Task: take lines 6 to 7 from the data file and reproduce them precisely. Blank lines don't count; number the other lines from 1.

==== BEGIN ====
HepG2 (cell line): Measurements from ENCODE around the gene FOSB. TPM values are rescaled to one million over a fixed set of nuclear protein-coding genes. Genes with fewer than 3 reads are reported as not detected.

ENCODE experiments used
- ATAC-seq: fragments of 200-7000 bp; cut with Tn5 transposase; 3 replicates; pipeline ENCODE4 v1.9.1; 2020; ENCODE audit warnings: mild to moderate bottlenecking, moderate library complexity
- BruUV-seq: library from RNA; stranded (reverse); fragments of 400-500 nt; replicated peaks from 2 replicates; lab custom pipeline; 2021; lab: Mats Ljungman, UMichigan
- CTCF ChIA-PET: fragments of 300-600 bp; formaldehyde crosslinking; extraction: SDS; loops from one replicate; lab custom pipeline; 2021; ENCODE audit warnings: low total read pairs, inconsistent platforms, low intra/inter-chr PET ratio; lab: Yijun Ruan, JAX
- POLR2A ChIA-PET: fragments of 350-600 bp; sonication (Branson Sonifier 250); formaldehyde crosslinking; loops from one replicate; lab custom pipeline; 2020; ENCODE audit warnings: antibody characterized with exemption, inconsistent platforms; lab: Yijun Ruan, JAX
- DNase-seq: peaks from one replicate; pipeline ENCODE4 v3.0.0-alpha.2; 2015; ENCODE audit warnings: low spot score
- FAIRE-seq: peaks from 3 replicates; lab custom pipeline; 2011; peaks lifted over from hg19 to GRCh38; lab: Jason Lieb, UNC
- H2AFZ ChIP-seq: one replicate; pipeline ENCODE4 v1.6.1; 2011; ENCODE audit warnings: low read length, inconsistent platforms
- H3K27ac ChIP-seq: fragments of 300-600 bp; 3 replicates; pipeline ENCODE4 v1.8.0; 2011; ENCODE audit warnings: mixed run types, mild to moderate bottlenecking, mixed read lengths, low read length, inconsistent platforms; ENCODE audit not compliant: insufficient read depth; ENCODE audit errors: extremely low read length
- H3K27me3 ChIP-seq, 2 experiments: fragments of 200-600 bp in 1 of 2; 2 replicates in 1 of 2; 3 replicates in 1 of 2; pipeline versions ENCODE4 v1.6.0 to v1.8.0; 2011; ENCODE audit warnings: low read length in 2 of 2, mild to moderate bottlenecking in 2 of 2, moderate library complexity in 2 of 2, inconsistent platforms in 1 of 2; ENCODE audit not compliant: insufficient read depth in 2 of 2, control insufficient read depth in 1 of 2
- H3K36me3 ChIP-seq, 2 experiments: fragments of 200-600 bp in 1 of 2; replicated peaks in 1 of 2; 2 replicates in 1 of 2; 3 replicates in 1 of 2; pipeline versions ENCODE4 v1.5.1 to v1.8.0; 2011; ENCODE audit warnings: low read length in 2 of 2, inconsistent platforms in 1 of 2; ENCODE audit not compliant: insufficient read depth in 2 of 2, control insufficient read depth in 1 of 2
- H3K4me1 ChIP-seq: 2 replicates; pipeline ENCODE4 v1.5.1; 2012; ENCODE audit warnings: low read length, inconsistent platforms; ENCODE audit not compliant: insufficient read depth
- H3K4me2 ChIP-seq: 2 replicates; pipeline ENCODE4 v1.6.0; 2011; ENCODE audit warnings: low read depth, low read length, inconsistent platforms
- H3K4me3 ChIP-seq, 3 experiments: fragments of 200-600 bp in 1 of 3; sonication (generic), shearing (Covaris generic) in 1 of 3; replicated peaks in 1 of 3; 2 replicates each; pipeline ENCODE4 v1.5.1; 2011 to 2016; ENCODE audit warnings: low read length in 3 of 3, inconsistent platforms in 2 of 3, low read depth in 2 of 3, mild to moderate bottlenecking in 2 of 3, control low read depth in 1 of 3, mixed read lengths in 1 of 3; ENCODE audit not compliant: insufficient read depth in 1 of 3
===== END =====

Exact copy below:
- POLR2A ChIA-PET: fragments of 350-600 bp; sonication (Branson Sonifier 250); formaldehyde crosslinking; loops from one replicate; lab custom pipeline; 2020; ENCODE audit warnings: antibody characterized with exemption, inconsistent platforms; lab: Yijun Ruan, JAX
- DNase-seq: peaks from one replicate; pipeline ENCODE4 v3.0.0-alpha.2; 2015; ENCODE audit warnings: low spot score